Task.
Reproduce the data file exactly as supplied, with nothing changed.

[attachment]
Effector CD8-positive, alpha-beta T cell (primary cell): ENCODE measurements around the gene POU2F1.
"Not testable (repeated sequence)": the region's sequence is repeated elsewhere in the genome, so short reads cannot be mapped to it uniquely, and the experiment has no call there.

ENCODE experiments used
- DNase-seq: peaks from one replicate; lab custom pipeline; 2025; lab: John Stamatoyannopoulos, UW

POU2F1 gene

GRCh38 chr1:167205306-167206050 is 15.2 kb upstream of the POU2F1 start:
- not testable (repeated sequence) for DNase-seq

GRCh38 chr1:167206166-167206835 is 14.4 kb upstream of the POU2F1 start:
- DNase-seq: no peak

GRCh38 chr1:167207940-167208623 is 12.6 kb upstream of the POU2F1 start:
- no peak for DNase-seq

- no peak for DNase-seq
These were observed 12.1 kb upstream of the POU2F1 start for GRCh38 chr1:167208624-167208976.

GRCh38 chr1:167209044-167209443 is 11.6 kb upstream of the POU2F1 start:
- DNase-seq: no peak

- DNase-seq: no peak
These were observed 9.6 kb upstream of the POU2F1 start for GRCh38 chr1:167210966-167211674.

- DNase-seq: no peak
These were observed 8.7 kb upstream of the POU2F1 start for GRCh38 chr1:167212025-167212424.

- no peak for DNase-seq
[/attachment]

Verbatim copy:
Effector CD8-positive, alpha-beta T cell (primary cell): ENCODE measurements around the gene POU2F1.
"Not testable (repeated sequence)": the region's sequence is repeated elsewhere in the genome, so short reads cannot be mapped to it uniquely, and the experiment has no call there.

ENCODE experiments used
- DNase-seq: peaks from one replicate; lab custom pipeline; 2025; lab: John Stamatoyannopoulos, UW

POU2F1 gene

GRCh38 chr1:167205306-167206050 is 15.2 kb upstream of the POU2F1 start:
- not testable (repeated sequence) for DNase-seq

GRCh38 chr1:167206166-167206835 is 14.4 kb upstream of the POU2F1 start:
- DNase-seq: no peak

GRCh38 chr1:167207940-167208623 is 12.6 kb upstream of the POU2F1 start:
- no peak for DNase-seq

- no peak for DNase-seq
These were observed 12.1 kb upstream of the POU2F1 start for GRCh38 chr1:167208624-167208976.

GRCh38 chr1:167209044-167209443 is 11.6 kb upstream of the POU2F1 start:
- DNase-seq: no peak

- DNase-seq: no peak
These were observed 9.6 kb upstream of the POU2F1 start for GRCh38 chr1:167210966-167211674.

- DNase-seq: no peak
These were observed 8.7 kb upstream of the POU2F1 start for GRCh38 chr1:167212025-167212424.

- no peak for DNase-seq